The quick answer is that internet speed tests are concerned with bandwidth (or quantity) whereas VoIP Spear tests the quality of your internet connection. This is important because network quality is critical for real-time services (like voice, video calls, video games) over the internet.
A more detailed answer is below.
Internet speed tests are primarily concerned with bandwidth. In other words, they test the amount (or quantity) of data you can send across your internet connection.
Bandwidth is plentiful these days. My local ISP’s entry-level internet service comes with 75Mbps. This is pretty typical in North America though many service providers offer even more bandwidth. A VoIP call takes about 0.1Mbps and a Teams/Zoom call about 1.5Mbps. Thus, the entry-level service supports about 750 simultaneous VoIP calls and 50 simultaneous Teams calls/streams!
So if the entry-level internet service provides hundreds of times as much bandwidth as is needed for a voice call, then how can it be that we sometimes have voice quality issues?
The reason is because the quality of the network connection matters, not just the quantity (bandwidth).
Network quality is determined not by bandwidth, but by packet loss, latency and jitter. VoIP Spear monitors these characteristics and uses them to calculate a score between 1 and 5 that tells you good (high score) or bad (low score) your internet is.
The internet speed tests do a test at a single point in time. This usually takes around 10-30 seconds, so you get an idea of your bandwidth (i.e., quantity) for a single 30-second period of time.
Doing a single point-in-time test like this is futile because network issues are intermittent meaning that they occur irregularly. Furthermore, network quality issues are relatively rare – they start to become a pain when they occur about 1% of the time. Thus, if you’re just running a test for a 30-second period of time, there’s only a 1% chance that the test will catch the problem.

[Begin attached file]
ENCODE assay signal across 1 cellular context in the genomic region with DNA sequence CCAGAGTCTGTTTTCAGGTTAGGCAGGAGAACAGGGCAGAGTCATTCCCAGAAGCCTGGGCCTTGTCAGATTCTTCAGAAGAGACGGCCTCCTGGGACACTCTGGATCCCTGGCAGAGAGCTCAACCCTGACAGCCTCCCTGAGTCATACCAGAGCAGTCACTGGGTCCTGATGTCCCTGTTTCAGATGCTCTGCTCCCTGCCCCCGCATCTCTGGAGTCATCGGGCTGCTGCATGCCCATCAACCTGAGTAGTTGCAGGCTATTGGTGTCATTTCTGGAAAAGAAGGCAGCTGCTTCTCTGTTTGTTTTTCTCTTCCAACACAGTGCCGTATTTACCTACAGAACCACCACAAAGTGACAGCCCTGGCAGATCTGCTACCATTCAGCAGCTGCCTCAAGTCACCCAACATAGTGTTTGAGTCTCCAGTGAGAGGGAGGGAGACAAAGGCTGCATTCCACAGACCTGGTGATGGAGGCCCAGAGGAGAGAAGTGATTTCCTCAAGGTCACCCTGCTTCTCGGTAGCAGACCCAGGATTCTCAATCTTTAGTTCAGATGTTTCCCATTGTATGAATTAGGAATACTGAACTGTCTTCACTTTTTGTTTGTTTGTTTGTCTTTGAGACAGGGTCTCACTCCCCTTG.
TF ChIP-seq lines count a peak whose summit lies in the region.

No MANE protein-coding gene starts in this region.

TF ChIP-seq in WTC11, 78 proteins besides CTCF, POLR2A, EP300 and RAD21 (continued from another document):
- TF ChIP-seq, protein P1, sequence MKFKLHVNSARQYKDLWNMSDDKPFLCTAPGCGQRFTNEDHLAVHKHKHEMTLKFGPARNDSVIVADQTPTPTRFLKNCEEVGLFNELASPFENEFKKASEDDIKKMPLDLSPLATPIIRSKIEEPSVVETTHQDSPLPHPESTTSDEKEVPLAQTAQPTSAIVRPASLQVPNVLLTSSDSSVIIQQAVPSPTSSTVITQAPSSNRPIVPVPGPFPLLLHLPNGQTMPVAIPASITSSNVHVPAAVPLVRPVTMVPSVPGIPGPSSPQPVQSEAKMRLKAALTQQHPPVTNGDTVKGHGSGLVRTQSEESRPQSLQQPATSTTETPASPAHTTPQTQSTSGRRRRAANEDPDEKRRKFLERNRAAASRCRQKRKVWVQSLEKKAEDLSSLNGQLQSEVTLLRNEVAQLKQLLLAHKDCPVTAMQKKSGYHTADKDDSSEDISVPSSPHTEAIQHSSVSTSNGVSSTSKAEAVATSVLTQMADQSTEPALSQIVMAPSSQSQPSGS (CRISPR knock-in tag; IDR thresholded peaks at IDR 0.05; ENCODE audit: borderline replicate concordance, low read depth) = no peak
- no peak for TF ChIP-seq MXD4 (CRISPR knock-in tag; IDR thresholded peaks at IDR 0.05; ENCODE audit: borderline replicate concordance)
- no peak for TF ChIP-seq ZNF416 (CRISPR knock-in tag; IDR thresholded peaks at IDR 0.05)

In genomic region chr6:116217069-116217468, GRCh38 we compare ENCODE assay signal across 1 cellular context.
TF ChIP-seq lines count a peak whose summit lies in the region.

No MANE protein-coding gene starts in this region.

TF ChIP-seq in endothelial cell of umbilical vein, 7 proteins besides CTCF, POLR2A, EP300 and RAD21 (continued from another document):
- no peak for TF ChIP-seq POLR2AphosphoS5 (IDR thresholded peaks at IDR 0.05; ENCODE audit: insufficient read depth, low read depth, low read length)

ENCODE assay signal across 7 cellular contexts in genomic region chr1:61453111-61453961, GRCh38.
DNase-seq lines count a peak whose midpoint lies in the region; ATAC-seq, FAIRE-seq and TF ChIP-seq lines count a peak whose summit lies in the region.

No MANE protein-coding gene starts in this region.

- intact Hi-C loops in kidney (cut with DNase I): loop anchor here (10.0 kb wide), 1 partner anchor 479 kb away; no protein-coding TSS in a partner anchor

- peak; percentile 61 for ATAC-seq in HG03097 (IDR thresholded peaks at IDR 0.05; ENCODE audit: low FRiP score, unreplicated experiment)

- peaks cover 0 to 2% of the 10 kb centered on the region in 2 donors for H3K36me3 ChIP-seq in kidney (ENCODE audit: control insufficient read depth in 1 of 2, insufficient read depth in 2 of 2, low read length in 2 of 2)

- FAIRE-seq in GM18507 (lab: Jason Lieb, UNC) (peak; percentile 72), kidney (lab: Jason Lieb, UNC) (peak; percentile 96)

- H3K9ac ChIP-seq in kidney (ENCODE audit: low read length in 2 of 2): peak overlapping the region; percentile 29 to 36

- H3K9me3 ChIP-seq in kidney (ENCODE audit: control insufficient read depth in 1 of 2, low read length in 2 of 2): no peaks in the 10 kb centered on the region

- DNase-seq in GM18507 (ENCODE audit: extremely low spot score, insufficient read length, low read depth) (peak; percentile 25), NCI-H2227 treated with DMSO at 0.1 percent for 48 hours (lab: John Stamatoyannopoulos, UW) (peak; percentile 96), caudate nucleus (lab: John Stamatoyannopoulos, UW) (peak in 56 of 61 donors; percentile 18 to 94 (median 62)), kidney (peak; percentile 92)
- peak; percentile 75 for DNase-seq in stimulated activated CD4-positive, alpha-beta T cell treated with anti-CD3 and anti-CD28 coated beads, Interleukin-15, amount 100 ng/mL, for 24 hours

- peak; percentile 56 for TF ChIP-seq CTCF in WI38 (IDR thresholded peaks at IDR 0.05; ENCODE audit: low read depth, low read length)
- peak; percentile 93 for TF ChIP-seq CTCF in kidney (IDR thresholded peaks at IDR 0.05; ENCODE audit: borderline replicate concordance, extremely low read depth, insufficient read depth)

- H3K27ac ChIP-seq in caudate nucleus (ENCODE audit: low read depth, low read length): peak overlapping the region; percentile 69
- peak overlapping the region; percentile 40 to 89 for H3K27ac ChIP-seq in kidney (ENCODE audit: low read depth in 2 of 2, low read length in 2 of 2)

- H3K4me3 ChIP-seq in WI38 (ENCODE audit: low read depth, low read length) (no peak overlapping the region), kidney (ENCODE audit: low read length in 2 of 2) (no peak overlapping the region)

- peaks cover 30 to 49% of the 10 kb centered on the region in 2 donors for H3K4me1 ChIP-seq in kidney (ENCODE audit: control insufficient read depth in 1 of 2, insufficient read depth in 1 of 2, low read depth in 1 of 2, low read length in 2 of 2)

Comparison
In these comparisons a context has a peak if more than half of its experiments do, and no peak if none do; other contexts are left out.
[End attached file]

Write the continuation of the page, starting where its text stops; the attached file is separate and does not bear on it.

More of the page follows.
Rather than a single point-in-time test, it’s essential to monitor continually. VoIP Spear does this – it monitors your network every 60 seconds, all day, every day.
The chart below shows network quality over a 6-hour period. Viewing the information in this format enables you to quickly see fluctuations in quality with a single glance. It’s easy to tell when the quality is good (a high score) or when it’s bad (a low score).
Using the chart, you can look back in time and see what was happening when you experienced your issues. In this case, we see a significant degradation in quality at approximately 9:30am. There is another issue that starts at about 1:30pm although this one is more subtle.
The next screenshot shows what we can do when we have historical data … we can use it to find patterns. Take a look and see if you spot any patterns.
The pattern we see is that the network quality typically starts to degrade late in the day. This same pattern was present when we investigated and looked at other weeks.
Troubleshooting in this fashion -- to look for patterns in your network issues or to drill down into specific problems -- is where VoIP Spear shines. We plan to post more stories like this in the coming weeks. In the meantime, do you have a story network quality to tell?